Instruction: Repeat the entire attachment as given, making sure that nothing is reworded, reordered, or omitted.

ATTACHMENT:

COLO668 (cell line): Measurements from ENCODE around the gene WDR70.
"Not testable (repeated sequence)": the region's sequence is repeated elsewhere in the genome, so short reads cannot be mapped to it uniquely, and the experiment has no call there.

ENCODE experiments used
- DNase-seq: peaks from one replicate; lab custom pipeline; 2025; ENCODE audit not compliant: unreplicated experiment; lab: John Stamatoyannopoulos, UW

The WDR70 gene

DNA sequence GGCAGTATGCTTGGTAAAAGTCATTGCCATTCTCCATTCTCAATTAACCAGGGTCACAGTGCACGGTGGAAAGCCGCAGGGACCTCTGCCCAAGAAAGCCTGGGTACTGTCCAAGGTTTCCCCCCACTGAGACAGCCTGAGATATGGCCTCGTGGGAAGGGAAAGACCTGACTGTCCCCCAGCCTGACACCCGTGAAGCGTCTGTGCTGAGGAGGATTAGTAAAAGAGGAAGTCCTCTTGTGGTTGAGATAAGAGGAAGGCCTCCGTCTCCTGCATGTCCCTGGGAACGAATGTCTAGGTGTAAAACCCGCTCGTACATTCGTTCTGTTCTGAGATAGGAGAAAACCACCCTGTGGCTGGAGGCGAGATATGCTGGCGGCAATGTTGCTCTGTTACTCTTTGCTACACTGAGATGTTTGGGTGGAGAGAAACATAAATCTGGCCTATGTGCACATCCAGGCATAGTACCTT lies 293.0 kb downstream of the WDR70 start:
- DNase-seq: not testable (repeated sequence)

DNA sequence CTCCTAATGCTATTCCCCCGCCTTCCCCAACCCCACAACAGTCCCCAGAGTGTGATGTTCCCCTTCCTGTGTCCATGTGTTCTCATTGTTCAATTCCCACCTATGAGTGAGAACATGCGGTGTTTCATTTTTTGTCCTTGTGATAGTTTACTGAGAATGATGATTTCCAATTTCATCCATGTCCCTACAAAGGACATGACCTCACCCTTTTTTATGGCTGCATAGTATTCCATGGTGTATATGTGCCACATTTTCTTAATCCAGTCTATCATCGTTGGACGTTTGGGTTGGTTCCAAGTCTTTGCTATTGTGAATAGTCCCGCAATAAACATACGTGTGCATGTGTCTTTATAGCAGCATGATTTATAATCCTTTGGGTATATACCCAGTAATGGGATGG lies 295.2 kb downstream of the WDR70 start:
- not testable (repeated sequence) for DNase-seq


COLO668 (cell line): Measurements from ENCODE around the gene WDR70.
"Not testable (repeated sequence)": the region's sequence is repeated elsewhere in the genome, so short reads cannot be mapped to it uniquely, and the experiment has no call there.

ENCODE experiments used
- DNase-seq: peaks from one replicate; lab custom pipeline; 2025; ENCODE audit not compliant: unreplicated experiment; lab: John Stamatoyannopoulos, UW

The WDR70 gene

DNA sequence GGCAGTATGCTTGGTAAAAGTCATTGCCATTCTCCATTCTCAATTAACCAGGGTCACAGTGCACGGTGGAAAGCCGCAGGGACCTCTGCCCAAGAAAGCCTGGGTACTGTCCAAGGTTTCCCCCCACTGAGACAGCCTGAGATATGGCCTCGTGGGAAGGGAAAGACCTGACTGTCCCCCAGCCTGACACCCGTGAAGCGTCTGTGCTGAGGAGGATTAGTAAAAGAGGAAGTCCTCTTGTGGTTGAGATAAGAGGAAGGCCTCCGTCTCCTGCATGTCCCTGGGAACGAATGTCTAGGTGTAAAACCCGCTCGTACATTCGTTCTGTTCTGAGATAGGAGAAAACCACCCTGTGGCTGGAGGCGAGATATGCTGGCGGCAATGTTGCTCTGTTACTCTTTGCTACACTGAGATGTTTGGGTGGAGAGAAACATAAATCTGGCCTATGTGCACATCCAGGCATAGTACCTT lies 293.0 kb downstream of the WDR70 start:
- DNase-seq: not testable (repeated sequence)

DNA sequence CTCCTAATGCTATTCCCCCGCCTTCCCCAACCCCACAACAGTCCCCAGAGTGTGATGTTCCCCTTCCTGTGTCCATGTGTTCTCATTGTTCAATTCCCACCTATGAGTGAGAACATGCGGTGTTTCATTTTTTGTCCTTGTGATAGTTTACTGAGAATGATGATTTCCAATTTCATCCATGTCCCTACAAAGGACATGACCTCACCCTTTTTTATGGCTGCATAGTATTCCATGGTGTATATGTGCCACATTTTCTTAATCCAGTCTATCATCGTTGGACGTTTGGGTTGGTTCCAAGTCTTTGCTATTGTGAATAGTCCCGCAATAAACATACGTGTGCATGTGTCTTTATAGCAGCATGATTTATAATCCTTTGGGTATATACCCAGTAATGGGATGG lies 295.2 kb downstream of the WDR70 start:
- not testable (repeated sequence) for DNase-seq